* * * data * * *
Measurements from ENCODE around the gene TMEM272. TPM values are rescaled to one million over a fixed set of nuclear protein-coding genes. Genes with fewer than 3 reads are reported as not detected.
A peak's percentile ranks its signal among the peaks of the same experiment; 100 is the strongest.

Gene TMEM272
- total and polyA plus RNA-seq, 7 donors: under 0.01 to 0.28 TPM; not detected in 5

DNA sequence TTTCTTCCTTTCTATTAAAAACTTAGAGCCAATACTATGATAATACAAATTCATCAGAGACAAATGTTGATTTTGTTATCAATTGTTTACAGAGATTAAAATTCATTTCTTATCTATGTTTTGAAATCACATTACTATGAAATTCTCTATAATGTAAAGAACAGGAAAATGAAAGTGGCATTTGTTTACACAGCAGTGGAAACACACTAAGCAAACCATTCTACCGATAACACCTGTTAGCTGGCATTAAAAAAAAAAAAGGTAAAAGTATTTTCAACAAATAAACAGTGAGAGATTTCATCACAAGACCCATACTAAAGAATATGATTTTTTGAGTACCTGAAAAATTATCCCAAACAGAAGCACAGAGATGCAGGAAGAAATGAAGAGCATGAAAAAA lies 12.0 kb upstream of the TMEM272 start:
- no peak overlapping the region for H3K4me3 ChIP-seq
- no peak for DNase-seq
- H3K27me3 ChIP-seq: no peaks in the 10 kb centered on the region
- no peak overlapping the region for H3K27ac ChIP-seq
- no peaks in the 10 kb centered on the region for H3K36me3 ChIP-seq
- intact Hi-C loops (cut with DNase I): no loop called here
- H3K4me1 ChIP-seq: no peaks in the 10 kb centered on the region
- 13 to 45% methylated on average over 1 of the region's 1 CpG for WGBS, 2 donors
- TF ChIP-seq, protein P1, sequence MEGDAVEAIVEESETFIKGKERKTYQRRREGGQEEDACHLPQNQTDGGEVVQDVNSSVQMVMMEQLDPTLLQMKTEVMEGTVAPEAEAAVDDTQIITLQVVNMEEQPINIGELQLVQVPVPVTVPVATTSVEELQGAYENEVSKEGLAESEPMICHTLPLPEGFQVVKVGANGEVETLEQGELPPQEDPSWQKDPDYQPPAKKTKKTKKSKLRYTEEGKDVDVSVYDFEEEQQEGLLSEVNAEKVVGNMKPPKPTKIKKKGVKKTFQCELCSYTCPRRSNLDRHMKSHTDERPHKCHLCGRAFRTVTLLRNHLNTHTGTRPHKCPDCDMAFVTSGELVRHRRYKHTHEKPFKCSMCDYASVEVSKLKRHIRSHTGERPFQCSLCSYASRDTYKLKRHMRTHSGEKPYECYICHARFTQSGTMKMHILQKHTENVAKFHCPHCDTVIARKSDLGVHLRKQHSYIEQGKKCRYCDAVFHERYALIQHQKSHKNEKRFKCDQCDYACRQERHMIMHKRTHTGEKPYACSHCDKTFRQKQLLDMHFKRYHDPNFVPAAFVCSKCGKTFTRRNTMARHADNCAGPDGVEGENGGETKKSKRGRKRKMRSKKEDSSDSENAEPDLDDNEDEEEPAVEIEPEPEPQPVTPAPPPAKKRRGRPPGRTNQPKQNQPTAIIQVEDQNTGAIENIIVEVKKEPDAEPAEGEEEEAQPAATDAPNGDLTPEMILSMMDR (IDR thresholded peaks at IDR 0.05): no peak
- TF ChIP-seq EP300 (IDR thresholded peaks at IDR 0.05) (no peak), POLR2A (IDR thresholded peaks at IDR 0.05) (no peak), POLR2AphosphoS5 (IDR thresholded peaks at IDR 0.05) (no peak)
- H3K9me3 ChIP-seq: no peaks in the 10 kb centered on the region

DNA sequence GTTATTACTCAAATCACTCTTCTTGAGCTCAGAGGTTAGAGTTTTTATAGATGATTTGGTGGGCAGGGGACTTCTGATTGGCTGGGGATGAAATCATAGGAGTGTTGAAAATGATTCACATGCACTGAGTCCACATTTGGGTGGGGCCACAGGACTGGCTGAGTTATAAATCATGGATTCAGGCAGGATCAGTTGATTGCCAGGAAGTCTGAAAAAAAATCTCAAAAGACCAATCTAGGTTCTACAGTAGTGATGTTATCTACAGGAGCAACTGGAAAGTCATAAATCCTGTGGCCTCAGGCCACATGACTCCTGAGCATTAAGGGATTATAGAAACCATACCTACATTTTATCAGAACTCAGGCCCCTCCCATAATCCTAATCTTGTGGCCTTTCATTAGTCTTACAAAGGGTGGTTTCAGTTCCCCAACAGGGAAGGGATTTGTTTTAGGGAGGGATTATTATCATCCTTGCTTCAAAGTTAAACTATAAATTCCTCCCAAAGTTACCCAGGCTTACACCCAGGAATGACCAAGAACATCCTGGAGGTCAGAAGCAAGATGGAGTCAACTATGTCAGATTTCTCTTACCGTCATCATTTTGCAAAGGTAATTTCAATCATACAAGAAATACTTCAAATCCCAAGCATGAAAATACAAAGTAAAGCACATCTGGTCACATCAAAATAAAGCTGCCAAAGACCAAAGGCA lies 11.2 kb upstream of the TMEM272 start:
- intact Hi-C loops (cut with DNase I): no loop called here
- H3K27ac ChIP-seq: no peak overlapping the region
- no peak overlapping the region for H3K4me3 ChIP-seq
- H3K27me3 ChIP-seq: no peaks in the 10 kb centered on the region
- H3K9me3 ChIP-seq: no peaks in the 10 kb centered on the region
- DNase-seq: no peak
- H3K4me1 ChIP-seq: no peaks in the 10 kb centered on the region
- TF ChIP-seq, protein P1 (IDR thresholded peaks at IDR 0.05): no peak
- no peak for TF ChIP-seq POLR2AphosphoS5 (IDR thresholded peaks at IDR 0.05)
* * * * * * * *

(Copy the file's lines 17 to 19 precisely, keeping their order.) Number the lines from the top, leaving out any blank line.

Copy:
DNA sequence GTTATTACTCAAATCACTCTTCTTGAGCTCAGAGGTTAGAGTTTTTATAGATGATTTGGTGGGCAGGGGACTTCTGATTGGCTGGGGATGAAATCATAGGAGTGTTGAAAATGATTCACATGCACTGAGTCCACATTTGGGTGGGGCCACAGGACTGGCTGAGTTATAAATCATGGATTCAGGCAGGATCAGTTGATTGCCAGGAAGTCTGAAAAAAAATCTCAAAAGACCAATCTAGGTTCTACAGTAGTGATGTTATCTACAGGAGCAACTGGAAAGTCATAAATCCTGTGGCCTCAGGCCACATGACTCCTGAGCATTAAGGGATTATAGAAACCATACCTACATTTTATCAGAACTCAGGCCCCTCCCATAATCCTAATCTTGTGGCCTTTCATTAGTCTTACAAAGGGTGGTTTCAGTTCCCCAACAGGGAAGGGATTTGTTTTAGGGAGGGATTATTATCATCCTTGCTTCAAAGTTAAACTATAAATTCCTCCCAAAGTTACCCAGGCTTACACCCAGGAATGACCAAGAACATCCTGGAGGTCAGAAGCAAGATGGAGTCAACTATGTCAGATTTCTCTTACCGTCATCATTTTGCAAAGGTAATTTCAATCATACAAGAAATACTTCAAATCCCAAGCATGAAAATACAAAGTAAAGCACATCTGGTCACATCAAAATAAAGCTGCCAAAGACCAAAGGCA lies 11.2 kb upstream of the TMEM272 start:
- intact Hi-C loops (cut with DNase I): no loop called here
- H3K27ac ChIP-seq: no peak overlapping the region